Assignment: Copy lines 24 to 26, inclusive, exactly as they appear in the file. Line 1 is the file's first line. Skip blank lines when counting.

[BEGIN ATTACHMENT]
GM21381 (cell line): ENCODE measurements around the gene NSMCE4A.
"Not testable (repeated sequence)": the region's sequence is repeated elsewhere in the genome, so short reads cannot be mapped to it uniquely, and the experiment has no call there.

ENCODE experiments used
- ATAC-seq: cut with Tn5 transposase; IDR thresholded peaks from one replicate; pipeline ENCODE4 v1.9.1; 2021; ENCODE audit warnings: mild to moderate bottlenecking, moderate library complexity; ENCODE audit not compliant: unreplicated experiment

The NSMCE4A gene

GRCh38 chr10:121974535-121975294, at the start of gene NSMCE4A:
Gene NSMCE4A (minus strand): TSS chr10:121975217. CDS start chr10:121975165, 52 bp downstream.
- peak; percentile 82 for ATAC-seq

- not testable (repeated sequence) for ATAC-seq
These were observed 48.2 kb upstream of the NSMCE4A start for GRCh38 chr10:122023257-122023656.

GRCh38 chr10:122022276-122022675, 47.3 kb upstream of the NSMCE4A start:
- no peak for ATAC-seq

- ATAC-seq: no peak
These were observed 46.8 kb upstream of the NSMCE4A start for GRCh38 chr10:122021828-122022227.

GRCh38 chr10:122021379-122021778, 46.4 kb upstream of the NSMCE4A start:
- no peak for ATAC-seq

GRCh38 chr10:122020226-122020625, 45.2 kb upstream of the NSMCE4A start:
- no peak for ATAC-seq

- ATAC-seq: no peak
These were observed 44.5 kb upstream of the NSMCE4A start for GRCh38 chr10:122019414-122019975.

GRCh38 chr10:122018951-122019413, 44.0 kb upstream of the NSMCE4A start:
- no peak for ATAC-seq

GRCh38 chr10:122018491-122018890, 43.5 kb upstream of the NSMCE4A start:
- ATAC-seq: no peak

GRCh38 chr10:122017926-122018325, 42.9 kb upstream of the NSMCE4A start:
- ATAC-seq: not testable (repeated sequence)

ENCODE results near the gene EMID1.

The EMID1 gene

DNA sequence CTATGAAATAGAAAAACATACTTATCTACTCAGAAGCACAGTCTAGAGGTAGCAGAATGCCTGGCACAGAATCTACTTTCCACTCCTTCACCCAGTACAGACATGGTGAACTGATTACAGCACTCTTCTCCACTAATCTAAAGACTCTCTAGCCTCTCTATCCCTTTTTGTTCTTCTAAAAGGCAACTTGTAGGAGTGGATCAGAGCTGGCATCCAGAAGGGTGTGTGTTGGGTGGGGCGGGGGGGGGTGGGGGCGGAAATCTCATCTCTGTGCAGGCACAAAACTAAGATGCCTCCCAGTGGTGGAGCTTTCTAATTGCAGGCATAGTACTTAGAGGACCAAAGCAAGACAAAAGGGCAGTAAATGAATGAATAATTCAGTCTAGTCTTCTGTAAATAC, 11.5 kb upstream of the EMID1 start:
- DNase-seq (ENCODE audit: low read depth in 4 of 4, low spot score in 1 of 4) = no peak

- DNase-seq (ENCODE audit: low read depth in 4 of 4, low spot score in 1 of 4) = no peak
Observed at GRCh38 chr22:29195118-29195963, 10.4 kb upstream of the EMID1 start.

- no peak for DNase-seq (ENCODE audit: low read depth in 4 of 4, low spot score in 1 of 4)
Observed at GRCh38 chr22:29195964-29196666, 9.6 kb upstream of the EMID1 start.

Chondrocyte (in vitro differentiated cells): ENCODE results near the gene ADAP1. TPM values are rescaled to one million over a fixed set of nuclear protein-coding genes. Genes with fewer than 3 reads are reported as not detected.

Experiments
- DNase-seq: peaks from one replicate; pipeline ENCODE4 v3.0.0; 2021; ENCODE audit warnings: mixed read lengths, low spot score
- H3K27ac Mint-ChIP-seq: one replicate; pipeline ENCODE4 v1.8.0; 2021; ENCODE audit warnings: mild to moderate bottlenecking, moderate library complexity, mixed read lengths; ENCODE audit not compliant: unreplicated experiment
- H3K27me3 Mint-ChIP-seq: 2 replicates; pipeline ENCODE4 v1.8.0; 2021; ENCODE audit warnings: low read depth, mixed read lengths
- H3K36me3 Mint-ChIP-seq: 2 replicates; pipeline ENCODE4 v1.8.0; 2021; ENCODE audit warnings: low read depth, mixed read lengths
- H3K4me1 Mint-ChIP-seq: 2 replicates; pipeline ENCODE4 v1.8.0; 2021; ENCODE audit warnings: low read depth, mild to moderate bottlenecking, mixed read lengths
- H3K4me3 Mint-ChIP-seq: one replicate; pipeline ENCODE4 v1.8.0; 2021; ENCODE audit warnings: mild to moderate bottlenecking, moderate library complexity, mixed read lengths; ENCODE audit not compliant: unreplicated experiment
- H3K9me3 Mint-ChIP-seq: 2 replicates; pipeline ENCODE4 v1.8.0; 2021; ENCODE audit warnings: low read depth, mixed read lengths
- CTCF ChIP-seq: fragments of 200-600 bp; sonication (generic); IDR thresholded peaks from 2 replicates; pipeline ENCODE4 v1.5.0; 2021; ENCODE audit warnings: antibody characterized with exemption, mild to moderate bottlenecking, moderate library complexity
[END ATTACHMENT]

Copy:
- ATAC-seq: no peak

GRCh38 chr10:122017926-122018325, 42.9 kb upstream of the NSMCE4A start:
- ATAC-seq: not testable (repeated sequence)